In November 2016, the U.S. Food and Drug Administration (FDA) finalized the Produce Safety Rule, which includes an Agricultural Water Provision (AWP) requiring that growers identify, inspect, and monitor their irrigation water supplies for indicator E. coli. Compliance for all aspects of the rule was set to begin in January 2018. However, in March 2017 the FDA made an announcement that it was reviewing the AWP after increasing pushback and confusion over some of the finer points of the provision. In the end, it kept the criteria the same but pushed the timeline for compliance out an additional 4 years and continued to emphasize the possibility of refinement as more science becomes available. Therein lies the rub.

Most people recognize that monitoring the water supplies that come into direct contact with fresh produce is a good idea. The problem that the FDA has encountered, one echoed by the scientific community, is that there are currently not enough data available to create a truly science-based standard for irrigation water. That does not mean that the regulation of water has no basis in science, but rather that the science of irrigation water has lagged behind that of other water types, like drinking or swimming. Why is that? Because research is hard and expensive and takes a considerable amount of time before concrete answers may be had, if any ever are. Further, funding for research is frequently driven by demand, and until recently, the demand for research linking microbial contamination of irrigation water supplies to risk of human illness in the United States has been low. However, as outbreaks of illness associated with consumption of fresh produce have increased, so too has public awareness of produce production environments, placing irrigation supplies in the crosshairs.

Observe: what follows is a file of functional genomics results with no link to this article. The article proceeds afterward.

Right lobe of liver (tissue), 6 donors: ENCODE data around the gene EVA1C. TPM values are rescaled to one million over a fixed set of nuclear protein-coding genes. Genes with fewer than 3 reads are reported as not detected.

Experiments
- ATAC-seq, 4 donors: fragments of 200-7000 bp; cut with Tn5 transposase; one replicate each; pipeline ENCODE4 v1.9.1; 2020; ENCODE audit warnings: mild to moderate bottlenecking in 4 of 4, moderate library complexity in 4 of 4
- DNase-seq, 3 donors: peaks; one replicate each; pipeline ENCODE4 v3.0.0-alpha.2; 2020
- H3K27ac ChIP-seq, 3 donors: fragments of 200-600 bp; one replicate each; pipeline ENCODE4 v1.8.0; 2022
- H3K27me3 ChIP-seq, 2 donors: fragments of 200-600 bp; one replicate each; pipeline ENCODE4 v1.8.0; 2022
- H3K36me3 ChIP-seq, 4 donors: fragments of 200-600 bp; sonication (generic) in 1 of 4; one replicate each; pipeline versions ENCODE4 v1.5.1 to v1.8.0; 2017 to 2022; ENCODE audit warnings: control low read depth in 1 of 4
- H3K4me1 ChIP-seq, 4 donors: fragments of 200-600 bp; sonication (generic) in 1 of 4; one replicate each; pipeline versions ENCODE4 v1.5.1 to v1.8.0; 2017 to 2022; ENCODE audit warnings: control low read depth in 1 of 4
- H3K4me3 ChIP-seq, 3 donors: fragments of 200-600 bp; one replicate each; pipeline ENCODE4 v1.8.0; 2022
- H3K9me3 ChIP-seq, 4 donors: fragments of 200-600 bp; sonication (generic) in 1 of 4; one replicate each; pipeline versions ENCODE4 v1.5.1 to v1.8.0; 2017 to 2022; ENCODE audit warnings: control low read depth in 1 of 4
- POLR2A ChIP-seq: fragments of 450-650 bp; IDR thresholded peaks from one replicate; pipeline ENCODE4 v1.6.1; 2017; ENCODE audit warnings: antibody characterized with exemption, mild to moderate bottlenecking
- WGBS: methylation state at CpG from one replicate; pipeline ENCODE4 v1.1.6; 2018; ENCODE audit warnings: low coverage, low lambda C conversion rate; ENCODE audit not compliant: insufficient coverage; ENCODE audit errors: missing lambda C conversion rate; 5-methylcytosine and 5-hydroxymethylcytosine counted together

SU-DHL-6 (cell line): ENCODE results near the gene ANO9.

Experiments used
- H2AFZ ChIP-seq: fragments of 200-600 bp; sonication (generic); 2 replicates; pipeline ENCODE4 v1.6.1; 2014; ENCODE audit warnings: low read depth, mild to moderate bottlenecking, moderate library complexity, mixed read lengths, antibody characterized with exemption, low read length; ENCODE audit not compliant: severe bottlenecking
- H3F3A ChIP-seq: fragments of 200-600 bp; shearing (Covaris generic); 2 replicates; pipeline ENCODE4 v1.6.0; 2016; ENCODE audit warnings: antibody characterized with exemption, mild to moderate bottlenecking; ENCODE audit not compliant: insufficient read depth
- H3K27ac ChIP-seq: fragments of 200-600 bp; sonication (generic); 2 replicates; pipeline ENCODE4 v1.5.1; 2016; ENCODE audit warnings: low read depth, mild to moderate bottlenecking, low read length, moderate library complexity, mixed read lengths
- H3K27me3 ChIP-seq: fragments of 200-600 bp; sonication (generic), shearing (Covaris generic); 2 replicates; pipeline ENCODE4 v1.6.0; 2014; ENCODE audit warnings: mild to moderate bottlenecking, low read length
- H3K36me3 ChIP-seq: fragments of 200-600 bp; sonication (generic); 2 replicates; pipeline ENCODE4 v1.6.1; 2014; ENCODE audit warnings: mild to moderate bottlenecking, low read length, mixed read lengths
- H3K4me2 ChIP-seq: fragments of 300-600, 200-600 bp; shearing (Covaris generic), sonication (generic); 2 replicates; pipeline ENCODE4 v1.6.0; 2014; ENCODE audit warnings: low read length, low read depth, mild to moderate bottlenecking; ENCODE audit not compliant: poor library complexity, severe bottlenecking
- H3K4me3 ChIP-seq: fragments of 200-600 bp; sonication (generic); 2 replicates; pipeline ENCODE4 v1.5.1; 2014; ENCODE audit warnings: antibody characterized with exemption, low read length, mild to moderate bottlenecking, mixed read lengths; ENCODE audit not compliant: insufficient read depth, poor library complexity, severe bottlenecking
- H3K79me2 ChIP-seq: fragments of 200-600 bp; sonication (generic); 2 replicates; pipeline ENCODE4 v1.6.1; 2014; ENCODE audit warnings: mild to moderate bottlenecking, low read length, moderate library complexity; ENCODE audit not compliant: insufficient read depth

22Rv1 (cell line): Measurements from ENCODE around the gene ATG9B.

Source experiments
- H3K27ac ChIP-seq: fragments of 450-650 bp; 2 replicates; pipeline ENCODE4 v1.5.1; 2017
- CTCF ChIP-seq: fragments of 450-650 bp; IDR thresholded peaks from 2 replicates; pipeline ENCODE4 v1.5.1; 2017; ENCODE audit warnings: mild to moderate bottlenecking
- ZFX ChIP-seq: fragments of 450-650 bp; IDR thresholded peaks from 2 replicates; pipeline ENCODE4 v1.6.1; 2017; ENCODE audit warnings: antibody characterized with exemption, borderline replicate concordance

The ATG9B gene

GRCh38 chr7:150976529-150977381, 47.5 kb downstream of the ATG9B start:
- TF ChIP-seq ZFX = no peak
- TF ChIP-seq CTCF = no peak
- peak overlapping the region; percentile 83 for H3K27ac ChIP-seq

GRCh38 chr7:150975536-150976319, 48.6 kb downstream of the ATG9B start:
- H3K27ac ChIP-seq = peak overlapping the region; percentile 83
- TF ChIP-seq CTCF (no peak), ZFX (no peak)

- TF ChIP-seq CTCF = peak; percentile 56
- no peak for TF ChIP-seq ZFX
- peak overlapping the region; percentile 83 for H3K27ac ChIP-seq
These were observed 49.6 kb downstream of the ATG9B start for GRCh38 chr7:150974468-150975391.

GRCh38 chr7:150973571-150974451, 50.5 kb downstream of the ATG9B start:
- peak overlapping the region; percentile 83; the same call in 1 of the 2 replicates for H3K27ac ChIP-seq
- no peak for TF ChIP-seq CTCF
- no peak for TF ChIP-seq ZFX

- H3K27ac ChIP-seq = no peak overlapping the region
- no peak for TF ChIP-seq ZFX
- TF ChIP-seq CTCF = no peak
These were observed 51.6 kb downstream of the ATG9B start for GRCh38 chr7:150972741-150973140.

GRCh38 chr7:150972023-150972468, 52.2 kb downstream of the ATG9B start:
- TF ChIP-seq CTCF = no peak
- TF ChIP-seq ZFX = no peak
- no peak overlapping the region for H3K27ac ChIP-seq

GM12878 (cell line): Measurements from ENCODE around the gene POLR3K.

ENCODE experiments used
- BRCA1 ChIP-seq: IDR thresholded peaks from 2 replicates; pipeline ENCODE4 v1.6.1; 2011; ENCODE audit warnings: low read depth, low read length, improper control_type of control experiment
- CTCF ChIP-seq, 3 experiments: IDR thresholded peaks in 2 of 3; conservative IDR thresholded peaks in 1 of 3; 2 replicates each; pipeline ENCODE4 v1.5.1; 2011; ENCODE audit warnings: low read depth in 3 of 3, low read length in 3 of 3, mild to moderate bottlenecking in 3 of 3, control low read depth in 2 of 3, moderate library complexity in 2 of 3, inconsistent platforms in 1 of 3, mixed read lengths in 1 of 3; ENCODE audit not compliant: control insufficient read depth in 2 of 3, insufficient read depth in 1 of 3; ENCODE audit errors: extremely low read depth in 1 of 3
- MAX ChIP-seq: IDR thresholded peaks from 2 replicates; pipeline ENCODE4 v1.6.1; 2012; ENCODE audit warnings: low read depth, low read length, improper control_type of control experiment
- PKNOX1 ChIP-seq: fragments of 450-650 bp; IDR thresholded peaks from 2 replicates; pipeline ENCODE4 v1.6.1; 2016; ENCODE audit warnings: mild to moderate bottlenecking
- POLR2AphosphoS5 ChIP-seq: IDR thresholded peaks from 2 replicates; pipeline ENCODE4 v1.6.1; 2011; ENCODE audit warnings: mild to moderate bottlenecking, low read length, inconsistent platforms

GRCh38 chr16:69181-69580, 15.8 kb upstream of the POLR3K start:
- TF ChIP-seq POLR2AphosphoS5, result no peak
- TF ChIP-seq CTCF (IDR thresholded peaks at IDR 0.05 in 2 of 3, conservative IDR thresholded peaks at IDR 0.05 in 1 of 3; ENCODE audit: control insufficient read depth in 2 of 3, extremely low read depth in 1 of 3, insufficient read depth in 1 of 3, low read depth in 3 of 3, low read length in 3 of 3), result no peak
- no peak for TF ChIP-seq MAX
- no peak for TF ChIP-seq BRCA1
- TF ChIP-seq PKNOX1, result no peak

The microbial quality of irrigation water supplies is at the heart of the matter. Most bacterial, protozoal, and viral pathogens that have been associated with foodborne outbreaks are readily dispersed via water, so surface water distribution networks can spread localized sources of pathogens across large areas. If a grower’s irrigation source is contaminated, pathogens may be broadcast throughout a field, creating contact with many pieces of produce, and eventually resulting in an outbreak. These, among other qualities, make water a perfect vehicle for pathogens, making their regular monitoring beyond a good idea, but a necessity. The problem is deciding what to monitor for, which forces the underlying question: What makes people sick? The answer is: Many things! However, pathogens are relatively rare, and monitoring for a rare thing is not only time consuming, but also expensive. So many agencies choose to monitor for indicator organisms that occur in high concentrations inside human and animal guts. To protect the public, standards are frequently set at concentrations associated with human illness. For example, the standards in the AWP come from the U.S. Environmental Protection Agency and state that approximately 36 in 1,000 people exposed to water with an average generic E. coli concentration of 126 CFU/100 mililiters are likely to become ill. It does not say guaranteed, nor does it say ill with what. This estimation is the result of decades of research and is still regularly evaluated. To date, no study has been conducted to approximate the likelihood of illness in people that consume fresh produce that has been irrigated with water at different indicator E. coli concentrations.